1. Not as good as the original The Philadelphia Story, but still quite fun. My Mom adores this film as Grace Kelly is one of her favorite actresses (Audrey Hepburn is her other favorite), and she likes the songs too. I always thought her marriage to Prince Rainer was a mistake and recently info’s come up to prove she was planning on leaving him. Makes you wonder 🤔

  2. I vary in my preference for the this and The Philadelphia Story. Sometimes I feel the original has the edge, and at other times I think this might just shade it – Bing and Frank and Did you Evah makes for one of those sublime movie moments that occasionally occur.
    To be honest though, I’ll change my mind on the two films depending on the day, my mood and so on. Anyway, I find I’m less interested in comparing movies as the years pass – if they entertain me on their own terms, then I’m happy.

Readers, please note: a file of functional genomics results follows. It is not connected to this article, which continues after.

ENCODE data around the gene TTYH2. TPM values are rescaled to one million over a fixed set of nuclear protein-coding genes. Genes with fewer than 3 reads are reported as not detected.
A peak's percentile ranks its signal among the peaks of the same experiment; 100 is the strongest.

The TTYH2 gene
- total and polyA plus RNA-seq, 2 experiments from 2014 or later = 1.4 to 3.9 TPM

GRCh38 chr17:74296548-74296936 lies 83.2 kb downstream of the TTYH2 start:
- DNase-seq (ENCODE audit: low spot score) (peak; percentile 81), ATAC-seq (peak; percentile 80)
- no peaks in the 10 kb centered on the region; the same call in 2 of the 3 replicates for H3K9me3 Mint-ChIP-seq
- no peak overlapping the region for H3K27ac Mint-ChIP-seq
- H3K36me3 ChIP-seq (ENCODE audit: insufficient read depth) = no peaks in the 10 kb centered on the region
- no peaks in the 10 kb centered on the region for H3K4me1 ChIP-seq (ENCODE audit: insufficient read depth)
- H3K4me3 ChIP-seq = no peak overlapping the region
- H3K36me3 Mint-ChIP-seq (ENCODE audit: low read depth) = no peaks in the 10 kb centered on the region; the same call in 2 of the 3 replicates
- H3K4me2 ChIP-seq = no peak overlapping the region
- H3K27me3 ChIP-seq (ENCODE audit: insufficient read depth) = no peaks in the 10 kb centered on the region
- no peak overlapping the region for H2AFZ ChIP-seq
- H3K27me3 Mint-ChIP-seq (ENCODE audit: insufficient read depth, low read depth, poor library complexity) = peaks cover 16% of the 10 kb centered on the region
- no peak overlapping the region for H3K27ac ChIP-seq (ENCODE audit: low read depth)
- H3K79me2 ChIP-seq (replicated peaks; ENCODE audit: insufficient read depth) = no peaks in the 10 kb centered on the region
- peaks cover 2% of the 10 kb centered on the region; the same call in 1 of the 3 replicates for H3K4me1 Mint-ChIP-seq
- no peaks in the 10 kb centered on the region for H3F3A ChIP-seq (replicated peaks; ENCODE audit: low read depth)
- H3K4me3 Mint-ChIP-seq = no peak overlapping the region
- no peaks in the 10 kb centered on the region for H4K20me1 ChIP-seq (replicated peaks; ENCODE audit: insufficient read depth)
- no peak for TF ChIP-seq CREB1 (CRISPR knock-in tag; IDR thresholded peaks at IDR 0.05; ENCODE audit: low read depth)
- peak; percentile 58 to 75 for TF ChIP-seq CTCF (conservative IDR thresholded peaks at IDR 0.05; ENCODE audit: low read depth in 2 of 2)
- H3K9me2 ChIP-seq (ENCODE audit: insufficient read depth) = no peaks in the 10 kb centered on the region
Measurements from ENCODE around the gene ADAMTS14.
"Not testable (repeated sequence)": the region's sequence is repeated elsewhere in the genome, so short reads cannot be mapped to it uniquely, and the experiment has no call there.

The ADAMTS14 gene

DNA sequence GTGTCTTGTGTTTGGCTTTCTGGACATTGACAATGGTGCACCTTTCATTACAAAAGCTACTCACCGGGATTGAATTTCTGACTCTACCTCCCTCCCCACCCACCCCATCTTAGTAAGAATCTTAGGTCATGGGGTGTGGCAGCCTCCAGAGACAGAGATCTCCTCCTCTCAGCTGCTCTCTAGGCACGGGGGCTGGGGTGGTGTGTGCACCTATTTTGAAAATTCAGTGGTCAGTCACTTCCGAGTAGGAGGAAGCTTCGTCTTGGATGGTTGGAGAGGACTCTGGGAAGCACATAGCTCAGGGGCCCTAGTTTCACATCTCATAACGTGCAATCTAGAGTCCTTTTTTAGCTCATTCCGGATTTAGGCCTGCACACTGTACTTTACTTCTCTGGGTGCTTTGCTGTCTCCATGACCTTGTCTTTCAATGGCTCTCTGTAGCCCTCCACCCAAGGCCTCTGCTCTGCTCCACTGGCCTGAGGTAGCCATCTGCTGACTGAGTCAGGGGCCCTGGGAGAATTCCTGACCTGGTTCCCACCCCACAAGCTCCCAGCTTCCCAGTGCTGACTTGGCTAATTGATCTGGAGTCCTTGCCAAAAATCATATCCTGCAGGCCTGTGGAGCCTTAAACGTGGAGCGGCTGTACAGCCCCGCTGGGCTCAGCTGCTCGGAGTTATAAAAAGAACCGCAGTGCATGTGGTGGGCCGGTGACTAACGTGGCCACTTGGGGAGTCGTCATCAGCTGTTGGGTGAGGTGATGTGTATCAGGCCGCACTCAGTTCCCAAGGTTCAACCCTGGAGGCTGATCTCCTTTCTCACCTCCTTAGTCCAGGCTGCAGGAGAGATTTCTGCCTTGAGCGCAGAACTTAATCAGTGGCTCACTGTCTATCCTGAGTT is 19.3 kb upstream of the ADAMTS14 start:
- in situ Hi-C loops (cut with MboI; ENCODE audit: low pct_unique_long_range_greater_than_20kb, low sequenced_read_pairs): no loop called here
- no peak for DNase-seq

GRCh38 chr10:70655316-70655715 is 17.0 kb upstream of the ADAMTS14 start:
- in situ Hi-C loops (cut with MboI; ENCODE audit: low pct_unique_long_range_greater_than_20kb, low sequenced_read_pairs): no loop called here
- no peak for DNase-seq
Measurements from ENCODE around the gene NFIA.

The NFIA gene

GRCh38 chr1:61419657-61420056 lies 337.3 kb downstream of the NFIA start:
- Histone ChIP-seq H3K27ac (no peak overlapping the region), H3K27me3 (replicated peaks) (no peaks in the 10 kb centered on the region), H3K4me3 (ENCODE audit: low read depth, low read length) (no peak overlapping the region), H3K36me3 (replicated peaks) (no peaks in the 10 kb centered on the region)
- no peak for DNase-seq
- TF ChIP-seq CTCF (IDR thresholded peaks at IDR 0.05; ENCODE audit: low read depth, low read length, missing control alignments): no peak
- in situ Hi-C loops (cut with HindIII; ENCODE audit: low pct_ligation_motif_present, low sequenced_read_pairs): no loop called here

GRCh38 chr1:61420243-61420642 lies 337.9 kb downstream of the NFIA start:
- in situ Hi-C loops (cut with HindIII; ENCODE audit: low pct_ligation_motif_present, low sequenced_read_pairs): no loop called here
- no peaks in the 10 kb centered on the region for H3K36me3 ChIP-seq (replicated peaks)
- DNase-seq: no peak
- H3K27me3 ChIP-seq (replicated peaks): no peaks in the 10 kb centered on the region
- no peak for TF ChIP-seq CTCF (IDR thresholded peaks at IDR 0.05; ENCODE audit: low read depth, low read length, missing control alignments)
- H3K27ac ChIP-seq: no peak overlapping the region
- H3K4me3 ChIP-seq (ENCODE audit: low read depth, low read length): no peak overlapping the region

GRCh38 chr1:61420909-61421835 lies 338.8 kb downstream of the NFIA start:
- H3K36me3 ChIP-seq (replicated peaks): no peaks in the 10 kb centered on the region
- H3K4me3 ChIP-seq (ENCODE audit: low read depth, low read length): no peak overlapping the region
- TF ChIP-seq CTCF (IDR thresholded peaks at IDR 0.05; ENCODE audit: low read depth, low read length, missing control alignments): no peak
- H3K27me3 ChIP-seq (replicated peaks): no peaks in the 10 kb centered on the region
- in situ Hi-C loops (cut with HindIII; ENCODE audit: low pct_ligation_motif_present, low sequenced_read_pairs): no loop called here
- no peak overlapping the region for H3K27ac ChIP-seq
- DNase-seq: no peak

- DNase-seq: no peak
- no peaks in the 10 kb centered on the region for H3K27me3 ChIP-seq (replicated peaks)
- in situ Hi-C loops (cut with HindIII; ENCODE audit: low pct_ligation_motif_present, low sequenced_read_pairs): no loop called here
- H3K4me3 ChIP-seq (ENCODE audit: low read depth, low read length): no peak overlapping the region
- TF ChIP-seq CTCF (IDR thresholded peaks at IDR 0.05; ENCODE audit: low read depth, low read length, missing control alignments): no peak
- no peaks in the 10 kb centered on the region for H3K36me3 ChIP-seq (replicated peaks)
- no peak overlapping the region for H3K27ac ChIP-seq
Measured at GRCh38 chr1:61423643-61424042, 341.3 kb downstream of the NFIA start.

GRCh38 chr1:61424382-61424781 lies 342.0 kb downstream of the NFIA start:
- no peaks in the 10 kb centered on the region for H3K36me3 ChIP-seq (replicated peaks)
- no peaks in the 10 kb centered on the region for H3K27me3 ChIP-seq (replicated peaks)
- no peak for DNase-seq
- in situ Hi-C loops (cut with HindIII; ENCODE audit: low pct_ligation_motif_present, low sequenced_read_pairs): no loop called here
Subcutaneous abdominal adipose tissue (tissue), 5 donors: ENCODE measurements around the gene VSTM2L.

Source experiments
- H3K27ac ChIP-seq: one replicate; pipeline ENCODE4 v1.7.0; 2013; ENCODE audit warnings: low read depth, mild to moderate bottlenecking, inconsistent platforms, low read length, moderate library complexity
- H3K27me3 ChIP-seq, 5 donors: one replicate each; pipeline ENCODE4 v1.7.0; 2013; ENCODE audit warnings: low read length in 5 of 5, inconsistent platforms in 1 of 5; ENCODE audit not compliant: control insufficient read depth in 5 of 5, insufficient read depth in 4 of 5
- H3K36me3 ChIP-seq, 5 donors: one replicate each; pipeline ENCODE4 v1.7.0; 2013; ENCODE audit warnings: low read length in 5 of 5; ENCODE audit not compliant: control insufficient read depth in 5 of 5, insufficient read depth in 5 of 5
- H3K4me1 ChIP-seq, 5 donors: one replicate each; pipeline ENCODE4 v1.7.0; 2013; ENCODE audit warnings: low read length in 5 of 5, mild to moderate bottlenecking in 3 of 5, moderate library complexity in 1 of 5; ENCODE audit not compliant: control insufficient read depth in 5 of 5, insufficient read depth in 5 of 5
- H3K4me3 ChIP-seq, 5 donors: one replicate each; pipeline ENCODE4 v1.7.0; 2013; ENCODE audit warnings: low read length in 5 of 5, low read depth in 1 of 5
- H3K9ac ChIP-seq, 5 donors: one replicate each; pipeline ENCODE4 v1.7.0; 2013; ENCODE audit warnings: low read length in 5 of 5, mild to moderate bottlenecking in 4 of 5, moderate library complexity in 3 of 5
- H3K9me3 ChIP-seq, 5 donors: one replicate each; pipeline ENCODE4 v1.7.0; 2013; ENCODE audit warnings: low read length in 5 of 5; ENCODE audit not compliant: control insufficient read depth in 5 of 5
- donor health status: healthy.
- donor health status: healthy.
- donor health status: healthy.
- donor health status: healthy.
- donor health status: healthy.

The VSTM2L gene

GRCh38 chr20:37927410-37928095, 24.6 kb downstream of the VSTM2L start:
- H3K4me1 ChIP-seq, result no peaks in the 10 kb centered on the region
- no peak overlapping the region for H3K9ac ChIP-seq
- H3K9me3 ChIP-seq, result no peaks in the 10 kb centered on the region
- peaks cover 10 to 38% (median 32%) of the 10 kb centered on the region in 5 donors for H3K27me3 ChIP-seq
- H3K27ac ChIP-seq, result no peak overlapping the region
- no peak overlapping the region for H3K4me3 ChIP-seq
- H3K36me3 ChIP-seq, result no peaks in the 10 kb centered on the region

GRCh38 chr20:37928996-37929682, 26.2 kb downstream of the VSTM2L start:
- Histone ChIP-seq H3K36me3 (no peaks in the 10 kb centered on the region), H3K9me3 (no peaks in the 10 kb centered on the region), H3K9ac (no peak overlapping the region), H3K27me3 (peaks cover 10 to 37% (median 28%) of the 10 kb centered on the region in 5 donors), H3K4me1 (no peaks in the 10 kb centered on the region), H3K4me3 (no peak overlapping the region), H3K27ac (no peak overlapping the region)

And Merry Christmas to you and the family, Mike.

    • A good choice for the festive season which was my thinking exactly with the Mrs. here at home. As for dancing, I find a lot of the Bing and Frank musicals are not on a grand scale vs. a Gene Kelly effort though of course Frank starred alongside him in some memorable movies.

  3. The lack of elaborate dancing numbers at first feels odd, but I think they were going for a certain classy 50’s feel and it works perfectly here. I did spit out some cider a few months back though, when a friend watching this on my recommendation called me said there should be a modern remake (set during the 50’s) where the trumpet player gets the gal, who decides to drop the two other guys (the lady likes to poke at some films I recommend to her and her husband – she likes them all, but she’ll hot take stuff from time to time).

    • Louis walks away with the gal. Would have been great but oh so daring in 50’s Hollywood. Great gag though much like the ones when Bing turns up in a Bob Hope flick at the end to claim the gal in ….. no won’t spoil it for you but it’s a great Bob Hope picture of the 40’s.